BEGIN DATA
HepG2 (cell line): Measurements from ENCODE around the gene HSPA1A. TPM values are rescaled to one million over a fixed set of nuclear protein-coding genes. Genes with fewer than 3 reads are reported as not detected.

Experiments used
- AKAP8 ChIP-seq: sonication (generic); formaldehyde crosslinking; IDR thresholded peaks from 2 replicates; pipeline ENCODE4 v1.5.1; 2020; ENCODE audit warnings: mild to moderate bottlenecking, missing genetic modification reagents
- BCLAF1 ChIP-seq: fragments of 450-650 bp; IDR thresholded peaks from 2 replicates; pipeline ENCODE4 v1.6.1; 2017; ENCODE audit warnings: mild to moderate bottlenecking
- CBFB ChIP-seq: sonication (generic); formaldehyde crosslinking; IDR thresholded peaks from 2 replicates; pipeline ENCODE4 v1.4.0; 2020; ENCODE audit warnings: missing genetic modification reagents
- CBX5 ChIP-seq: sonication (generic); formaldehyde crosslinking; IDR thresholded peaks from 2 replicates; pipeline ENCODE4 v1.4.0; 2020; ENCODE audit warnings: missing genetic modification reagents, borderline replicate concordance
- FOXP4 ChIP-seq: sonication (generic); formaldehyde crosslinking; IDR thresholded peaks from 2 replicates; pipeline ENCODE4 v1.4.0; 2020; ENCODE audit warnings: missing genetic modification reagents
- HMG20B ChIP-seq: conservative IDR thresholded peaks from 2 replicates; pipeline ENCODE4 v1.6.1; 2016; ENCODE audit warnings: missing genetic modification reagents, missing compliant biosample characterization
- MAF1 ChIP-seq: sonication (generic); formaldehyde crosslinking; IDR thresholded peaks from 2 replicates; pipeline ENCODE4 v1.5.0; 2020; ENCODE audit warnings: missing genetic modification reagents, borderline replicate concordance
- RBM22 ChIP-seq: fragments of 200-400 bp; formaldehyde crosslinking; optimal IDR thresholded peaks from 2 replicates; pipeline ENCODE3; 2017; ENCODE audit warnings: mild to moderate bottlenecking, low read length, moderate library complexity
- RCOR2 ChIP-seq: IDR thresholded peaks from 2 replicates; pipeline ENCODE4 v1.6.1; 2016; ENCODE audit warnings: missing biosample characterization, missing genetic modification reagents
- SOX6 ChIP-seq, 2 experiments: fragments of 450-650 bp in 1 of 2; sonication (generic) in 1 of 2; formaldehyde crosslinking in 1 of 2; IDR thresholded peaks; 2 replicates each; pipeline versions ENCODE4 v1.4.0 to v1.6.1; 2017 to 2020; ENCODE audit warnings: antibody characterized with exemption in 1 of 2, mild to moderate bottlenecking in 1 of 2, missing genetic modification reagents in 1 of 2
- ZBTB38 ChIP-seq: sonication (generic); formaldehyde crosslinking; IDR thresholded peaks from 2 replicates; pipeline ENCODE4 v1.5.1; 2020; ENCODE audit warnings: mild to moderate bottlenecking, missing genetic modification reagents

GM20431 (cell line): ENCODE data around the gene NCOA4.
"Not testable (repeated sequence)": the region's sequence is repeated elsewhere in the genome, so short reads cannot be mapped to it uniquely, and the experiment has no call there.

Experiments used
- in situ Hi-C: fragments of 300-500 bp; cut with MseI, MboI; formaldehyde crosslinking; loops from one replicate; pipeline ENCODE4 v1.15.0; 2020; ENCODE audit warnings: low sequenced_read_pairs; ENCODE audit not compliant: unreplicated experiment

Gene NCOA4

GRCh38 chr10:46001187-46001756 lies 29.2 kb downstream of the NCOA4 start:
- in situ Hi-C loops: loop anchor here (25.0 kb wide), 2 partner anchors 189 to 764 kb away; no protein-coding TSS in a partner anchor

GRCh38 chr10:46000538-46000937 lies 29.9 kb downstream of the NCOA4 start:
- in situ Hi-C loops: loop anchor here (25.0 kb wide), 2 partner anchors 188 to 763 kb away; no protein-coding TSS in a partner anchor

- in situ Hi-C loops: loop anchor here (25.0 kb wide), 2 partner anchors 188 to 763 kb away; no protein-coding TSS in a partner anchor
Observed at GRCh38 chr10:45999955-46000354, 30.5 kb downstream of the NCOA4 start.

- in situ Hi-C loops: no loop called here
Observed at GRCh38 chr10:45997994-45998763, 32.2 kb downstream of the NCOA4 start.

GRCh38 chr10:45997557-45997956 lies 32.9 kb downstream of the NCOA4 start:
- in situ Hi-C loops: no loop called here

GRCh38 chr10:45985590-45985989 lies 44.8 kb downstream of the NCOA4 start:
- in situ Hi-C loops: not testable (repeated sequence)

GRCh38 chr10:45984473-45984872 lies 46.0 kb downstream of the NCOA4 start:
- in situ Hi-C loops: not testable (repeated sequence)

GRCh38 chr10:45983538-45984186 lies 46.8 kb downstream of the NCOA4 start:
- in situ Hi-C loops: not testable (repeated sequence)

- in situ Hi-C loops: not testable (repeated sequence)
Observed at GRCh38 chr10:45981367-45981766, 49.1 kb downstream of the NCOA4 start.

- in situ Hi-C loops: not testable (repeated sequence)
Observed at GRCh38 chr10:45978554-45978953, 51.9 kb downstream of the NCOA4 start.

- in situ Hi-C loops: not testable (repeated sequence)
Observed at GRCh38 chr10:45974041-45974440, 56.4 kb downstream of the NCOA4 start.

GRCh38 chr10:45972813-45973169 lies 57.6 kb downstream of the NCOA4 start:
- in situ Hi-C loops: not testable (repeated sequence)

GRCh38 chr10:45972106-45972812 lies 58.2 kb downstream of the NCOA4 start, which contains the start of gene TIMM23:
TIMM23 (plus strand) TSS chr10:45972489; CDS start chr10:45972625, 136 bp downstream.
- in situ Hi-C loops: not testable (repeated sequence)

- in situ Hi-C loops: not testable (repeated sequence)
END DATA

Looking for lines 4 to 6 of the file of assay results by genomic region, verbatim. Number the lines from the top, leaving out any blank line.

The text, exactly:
- BCLAF1 ChIP-seq: fragments of 450-650 bp; IDR thresholded peaks from 2 replicates; pipeline ENCODE4 v1.6.1; 2017; ENCODE audit warnings: mild to moderate bottlenecking
- CBFB ChIP-seq: sonication (generic); formaldehyde crosslinking; IDR thresholded peaks from 2 replicates; pipeline ENCODE4 v1.4.0; 2020; ENCODE audit warnings: missing genetic modification reagents
- CBX5 ChIP-seq: sonication (generic); formaldehyde crosslinking; IDR thresholded peaks from 2 replicates; pipeline ENCODE4 v1.4.0; 2020; ENCODE audit warnings: missing genetic modification reagents, borderline replicate concordance